A series of extraordinary adventures awaits you at Solomon Island. The natural landmark of Kolombangara should start off the experience with its perfect cone shape. Hiking this perfect cone is also another experience that shouldn’t be passed up. Cool down in the Mataniko falls which has a cave full of awesome stalagmites. If you wanted more water interaction, you could always snorkel with more than hundreds of sites in the lagoon and see the wonder of underwater. Lastly, the central market with the freshest catch every day guaranteed to keep you ready for another day of adventure.
Important and Interesting Facts about Solomon Islands
- The Solomon Islands is an island country located in the Pacific Ocean northeast of Australia.
- The Solomon Islands is an island-country situated in Melanesia,which falls to the east of Papua New Guinea.The country is made up of nearly one thousand islands, which together cover an area of approximately 28,400 square kilometers (10,965 sq miles).
- The capital of Solomon Islands is Honiara located on the island of Guadalcanal.
- The highest point is Mount Popomanaseu, located on the Guadacanal province at 2300 m making it an Ultra Peak (Ultra is short for ultra-prominent, the highest classification of mountain height.
- The natural resources are fish, forests, gold, bauxite, phosphates, lead, zinc and nickel.
- The major trading partners are China, Thailand, Japan, New Zealand, Malaysia, Australia and Singapore.
- Mount Makarakomburu, situated on Guadalcanal Island, provides the highest point in Solomon Islands, at 2,447 m.
- Forming a scattered archipelago of mountainous islands and low-lying coral atolls, the Solomon Islands stretches about 900 miles in the south-easterly direction from the Shortlands Islands to the Santa Cruz islands.
- There are six major islands, Choisuel, Guadacanal, Malaita, Makira, New Georgia and Santa Isabel and approximately 992 small islands, atolls and reefs.
- The archipelago covers an area of 249,000 square nautical miles while the land area is 10,938 sq. miles (28,466 sq. km). The larger islands are characterized by thickly-forested mountain ranges intersected by deep, narrow valleys.
- Arnavon Islands serve as an important nesting area for endangered Hawksbill Turtles.
Cool, Funny, and Fun Facts about Solomon Islands
- The world’s largest salt water lagoon – Marovo Lagoon is situated in New Georgia, Solomon Islands.
- East Rennell of Solomon Islands is the largest raised coral atoll in the world.
- In other areas, family homes are made on artificial islands built over shallow shoals in a lagoon by gathering rocks and piling them together to make a “home over the sea.”
- Education is not compulsory, and many schools charge fees.
- Most people consider themselves to be part of an immediate family of 200 and can trace back their ancestors at least ten generation.
- The Pijin word “wantok” – which derives from “one talk” meaning people from the same language group – is used to indicate blood relatives in the extended family.
- Skull Island in Solomon Islands,is a small island located in VonaVona Lagoon that contains a headhunting shrine. The centerpiece of the shrine is an elaborately carved container that holds the skulls of the chiefs of the local village. Littered around the chief’s shrine are the skulls of the chiefs victims. A very eerie and interesting look into the headhunting days of the area. Its hard to get an accurate idea of when headhunting actually ended in the Solomons (if at all), but apparently it continued pretty widespread until about 40 years ago.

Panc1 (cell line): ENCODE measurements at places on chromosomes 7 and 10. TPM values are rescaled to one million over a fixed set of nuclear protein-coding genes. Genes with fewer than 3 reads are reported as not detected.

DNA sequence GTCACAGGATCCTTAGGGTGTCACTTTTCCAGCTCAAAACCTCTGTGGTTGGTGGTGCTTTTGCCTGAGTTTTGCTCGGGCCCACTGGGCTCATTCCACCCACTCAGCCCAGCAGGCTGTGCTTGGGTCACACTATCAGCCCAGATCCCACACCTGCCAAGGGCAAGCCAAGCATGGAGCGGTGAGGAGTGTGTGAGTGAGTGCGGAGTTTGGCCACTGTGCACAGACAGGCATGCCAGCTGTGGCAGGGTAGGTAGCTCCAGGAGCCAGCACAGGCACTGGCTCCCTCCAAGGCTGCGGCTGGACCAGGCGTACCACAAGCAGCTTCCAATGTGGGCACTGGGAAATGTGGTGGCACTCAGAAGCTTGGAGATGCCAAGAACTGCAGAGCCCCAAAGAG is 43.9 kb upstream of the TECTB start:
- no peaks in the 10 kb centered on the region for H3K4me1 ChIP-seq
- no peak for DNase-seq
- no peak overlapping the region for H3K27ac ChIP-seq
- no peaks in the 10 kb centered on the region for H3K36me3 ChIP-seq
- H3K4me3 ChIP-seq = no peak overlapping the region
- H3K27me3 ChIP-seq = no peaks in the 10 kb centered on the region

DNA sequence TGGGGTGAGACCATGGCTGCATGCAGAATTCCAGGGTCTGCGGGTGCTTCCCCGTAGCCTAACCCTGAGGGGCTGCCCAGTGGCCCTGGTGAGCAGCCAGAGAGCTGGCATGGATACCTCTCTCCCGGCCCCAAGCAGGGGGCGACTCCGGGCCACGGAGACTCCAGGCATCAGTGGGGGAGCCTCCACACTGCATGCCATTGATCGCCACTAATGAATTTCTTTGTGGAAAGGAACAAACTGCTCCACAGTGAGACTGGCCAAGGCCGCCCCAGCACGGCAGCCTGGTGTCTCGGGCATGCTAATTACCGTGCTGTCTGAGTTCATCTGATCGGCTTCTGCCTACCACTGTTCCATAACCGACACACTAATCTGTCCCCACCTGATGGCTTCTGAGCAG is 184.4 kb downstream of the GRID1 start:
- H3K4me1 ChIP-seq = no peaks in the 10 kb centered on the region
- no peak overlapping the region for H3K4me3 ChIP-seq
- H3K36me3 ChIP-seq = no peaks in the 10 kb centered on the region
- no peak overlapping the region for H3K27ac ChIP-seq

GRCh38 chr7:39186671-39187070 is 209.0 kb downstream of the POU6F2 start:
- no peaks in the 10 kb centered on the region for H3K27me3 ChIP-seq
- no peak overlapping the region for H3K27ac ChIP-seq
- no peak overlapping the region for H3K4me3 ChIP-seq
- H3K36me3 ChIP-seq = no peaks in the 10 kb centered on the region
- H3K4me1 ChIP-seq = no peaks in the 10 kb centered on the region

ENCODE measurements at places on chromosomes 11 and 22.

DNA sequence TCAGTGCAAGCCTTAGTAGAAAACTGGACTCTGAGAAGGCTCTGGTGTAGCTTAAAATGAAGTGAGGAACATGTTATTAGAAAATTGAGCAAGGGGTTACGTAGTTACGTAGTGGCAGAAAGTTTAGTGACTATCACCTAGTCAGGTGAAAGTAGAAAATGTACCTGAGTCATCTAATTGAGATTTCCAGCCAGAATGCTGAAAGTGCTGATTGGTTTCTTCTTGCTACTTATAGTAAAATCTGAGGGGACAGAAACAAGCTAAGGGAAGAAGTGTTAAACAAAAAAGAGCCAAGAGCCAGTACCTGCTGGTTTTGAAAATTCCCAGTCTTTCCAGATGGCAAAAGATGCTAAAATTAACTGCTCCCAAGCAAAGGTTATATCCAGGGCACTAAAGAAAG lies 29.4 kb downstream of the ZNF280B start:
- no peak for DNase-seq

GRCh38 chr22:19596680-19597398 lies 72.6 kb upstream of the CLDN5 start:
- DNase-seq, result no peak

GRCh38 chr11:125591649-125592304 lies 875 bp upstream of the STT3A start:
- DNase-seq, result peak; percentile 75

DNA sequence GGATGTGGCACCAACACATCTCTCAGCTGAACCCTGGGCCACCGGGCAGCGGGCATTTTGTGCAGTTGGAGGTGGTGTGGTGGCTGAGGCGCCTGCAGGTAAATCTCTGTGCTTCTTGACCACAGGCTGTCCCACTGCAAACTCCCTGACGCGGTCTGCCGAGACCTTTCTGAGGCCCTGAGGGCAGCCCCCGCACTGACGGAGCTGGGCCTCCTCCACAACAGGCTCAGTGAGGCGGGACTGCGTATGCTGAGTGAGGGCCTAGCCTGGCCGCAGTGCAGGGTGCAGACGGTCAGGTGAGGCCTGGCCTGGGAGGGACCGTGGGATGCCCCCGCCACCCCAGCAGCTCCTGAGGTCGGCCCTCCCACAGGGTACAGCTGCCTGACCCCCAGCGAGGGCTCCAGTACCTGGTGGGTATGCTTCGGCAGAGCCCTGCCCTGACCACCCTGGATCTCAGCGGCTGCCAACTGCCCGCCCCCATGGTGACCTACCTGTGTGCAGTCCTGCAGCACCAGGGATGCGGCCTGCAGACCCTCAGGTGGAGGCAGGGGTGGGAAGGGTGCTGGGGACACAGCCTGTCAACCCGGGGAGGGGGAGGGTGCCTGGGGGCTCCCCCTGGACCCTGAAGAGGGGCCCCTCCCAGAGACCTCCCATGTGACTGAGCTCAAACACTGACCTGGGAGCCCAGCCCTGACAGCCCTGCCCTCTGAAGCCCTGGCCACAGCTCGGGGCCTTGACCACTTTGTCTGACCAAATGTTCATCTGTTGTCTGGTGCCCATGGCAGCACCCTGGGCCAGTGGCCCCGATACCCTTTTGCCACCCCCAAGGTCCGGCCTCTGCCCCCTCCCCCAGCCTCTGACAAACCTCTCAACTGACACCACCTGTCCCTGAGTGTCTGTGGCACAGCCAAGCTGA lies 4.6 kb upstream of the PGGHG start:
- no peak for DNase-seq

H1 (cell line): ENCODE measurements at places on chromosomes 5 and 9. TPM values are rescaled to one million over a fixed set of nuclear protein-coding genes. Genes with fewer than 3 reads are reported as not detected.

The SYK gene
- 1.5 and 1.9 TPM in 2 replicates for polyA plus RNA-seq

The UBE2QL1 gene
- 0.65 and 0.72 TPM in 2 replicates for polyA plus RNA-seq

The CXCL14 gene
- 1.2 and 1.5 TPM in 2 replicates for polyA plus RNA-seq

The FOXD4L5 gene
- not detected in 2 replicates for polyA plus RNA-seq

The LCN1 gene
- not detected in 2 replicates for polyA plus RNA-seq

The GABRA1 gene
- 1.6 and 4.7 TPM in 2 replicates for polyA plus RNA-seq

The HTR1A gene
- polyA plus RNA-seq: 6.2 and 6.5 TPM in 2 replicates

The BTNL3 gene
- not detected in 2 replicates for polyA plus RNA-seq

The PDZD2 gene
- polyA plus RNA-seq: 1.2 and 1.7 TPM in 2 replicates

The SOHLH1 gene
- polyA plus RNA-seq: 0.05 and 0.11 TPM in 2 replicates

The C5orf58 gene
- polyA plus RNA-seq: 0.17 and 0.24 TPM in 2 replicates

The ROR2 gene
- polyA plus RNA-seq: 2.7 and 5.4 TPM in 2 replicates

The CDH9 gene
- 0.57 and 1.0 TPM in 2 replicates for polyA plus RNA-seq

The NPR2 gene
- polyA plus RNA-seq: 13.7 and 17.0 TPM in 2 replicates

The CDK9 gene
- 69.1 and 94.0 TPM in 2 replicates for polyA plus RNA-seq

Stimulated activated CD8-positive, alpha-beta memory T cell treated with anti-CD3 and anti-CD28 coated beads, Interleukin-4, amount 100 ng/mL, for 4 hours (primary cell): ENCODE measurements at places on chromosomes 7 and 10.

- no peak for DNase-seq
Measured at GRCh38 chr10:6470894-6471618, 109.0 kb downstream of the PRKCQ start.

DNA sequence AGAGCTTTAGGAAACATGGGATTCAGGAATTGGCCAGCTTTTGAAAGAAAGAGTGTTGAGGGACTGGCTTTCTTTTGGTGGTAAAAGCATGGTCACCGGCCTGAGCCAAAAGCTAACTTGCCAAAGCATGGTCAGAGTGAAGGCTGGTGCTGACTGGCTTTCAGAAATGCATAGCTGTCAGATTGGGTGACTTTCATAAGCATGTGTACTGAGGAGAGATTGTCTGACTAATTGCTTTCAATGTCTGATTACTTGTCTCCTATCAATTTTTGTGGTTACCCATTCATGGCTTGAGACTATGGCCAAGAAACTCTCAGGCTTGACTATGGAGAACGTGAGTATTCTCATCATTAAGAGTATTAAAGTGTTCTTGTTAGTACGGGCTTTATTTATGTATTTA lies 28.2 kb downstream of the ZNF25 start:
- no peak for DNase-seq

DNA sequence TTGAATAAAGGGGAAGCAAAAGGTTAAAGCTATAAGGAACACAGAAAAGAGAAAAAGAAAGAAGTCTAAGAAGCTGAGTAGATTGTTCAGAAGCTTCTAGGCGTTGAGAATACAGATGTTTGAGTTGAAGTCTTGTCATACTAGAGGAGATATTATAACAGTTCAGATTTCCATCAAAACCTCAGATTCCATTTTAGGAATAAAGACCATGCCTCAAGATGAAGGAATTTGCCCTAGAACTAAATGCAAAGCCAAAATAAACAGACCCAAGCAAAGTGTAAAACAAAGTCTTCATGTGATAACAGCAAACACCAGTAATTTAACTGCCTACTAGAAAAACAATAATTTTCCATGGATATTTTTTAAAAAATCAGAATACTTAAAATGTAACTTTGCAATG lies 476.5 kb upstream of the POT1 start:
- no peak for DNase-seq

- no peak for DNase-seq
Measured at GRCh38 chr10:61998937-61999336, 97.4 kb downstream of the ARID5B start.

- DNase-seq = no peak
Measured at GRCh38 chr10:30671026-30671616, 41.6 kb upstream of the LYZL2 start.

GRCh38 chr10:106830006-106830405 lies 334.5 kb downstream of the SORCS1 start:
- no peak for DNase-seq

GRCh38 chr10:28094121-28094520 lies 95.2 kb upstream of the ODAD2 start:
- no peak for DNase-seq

- Village breakfast may consist of the left-overs from last night’s meal.
- Where Solomon Island skinks will be found; Largest of all skinks with an olive green background with darker stripes vertically on the back, and has a grasping tail.
- There are nearly one thousand islands that form a part of Solomon Islands.
Historical and Cultural Facts about Solomon Islands
- The Solomon Islands became an independent island-country on 7th July 1978.
- It is thought that people have lived in the Solomon Islands since at least 2000 B.C.
- In 1886, Great Britain and Germany divided the islands between them, but later Britain was given control of the entire territory.
- United Kingdom’s protectorate over the Solomon Islands started in 1890s and ended in 1976, with attainment of self-governance by the latter.
- Melanesian people are believed to have inhabited Solomon Islands for thousands of years.
- Solomon Islands became an independent island-country on 7th July, 1978.
- The major industries are fish (tuna), mining and timber. Agriculture is cocoa, coconuts, palm kernels, rice, potatoes, timber cattle, pigs and fish. The Exports are timber, fish, copra and palm oil.
- Houses in towns usually take the form of the Western bungalow with three bedrooms on average. These are built mostly of cement and timber, with corrugated iron roofing. A kitchen and other convenient amenities are included therein. Often, however, the practice of having in-house toilets infracts the tradition, as still practiced in rural areas, of having separate toilets for men and women as a sign of deep respect for one’s siblings.
- In rural areas, large villages are often situated on tribal land. Villages comprise individual families placing their homes next to other relatives. There is usually a village quad (square) where children can play and meetings can be held. Sometimes, village squares are used for games consisting of intervillage competitions.
- Traditionally, yams, panas, and taros are the main staples in the Solomon Islands. These are usually eaten with fish and seashells, for those on the coast, or greens, snails, eels, and opossums, for those inland and in the mountains.
- Solomon Islanders do not use many spices in their cooking except for coconut milk.
- During harvesting seasons, breadfruits and ngali nuts are gathered, and eaten or traded.